Weekly Mailbag: German’s Leave, Sevy’s Return, Re-Signing Didi and Dellin, and CC!
This has been a long week, with a lot going on in the Yankee Universe. We’ll get right to the meat today, so let’s talk about German’s leave, Sevy’s return, think about re-signing Dellin and Didi, and salute CC’s career. Let’s get at it:
Aaron asks: What does Domingo German’s suspension mean for the Yankees?
For those who are unaware, Domingo German was placed on administrative leave yesterday by Major League Baseball while it investigates a domestic violence claim against him. There are numerous rumors swirling around, with multiple conflicting reports about when and where the incident occurred, and who did or did not witness it. For their part, the Yankees organization is not commenting until the conclusion of Major League Baseball’s investigation. To the best of our knowledge, the Player’s Association also did not appeal the leave on German’s behalf. As of Thursday night, the NYPD does not have an active investigation regarding German’s alleged actions.
Baseball is the last thing I care about in a situation like this. Professional sports have a despicable history of handling incidents of domestic violence terribly, and frankly, media coverage of such events is often equally deplorable. By comparison, while their actions still often leave much to be desired, Major League Baseball is probably the most transparent and the most likely to impose stringent penalties of the major American sports. That does not mean that they are good at handling these situations yet, and there have been multiple very prominent slip-ups in recent years.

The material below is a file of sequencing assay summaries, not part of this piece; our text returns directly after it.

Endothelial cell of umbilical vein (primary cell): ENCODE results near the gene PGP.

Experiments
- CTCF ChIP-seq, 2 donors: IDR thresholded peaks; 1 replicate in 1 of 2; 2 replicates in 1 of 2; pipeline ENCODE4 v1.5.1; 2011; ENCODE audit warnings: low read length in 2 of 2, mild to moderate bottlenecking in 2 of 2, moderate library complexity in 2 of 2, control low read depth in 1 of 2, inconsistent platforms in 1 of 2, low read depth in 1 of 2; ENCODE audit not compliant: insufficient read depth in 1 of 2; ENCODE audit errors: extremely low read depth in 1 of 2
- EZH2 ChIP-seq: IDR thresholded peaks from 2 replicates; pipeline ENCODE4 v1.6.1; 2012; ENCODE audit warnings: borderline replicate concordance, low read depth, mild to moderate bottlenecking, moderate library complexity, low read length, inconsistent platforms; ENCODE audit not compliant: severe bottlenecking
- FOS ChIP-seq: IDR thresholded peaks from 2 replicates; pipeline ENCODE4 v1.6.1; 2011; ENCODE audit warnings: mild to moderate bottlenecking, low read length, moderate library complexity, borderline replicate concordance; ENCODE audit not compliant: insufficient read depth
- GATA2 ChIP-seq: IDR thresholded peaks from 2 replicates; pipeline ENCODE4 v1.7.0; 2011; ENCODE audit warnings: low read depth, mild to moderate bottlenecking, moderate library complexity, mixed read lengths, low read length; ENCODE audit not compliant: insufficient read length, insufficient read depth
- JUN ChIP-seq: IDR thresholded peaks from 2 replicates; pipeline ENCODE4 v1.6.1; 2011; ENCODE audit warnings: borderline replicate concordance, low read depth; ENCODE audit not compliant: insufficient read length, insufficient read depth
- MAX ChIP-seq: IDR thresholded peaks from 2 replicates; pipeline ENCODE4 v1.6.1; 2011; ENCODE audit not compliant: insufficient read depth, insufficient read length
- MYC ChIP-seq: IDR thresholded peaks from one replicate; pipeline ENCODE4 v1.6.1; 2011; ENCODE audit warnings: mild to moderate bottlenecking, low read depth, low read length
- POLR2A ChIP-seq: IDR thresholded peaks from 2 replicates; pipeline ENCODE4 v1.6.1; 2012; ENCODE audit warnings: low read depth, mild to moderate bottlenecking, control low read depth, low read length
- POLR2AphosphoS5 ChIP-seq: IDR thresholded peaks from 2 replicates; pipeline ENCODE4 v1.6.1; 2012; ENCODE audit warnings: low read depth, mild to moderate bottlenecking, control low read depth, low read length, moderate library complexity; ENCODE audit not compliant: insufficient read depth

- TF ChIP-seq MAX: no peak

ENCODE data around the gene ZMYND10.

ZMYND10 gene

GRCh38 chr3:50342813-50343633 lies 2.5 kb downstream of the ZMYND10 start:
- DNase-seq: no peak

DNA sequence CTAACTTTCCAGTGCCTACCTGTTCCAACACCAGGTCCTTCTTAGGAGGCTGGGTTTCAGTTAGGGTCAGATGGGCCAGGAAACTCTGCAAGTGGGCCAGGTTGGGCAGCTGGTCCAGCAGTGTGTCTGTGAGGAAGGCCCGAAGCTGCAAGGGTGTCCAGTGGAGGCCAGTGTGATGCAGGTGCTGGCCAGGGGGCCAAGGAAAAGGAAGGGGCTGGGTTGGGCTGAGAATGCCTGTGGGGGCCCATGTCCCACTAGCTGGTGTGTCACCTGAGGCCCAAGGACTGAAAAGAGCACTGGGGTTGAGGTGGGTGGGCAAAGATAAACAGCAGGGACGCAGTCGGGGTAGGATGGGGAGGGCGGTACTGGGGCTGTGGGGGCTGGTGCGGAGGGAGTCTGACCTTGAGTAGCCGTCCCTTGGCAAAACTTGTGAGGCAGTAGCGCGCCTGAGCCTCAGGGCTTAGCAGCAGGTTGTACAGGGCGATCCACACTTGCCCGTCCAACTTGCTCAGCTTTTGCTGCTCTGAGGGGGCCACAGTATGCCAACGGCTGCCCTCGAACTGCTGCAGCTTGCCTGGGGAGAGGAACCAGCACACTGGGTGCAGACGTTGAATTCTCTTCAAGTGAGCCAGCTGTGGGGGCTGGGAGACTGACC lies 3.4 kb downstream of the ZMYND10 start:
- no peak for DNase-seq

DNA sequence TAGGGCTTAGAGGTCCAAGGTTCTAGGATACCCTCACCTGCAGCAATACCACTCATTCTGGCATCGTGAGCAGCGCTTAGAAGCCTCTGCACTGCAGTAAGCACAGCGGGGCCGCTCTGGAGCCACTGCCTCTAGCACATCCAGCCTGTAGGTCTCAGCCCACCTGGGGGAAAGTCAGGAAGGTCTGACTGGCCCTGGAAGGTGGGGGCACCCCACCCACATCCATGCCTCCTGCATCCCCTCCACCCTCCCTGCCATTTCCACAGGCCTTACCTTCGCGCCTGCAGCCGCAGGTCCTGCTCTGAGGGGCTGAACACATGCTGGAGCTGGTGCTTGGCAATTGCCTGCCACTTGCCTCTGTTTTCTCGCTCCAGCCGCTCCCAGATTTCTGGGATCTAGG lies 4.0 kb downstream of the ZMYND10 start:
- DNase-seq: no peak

The Yankees, in particular, have a very negative history with regards to the ways in which they have managed incidents of domestic violence. It is impossible to ignore the fact that the Yankees are the same team that used the domestic violence allegations against Aroldis Chapman as leverage to acquire him via trade at a rock-bottom price. Personally, if ever there was a time that I questioned my Yankee fandom, it was that off-season.
I am glad that MLB is taking the allegations against German seriously, and I am glad that the Yankees are reserving comment or action until the investigation is complete. In this situation, protecting the potential victim is all that matters.
From a baseball perspective, obviously the Yankees want to have German on the roster, but baseball is not a priority right now.
Brian asks: How’d you think Sevy looked in his first start back? Is he ready to be an anchor for the Yankee pitching staff?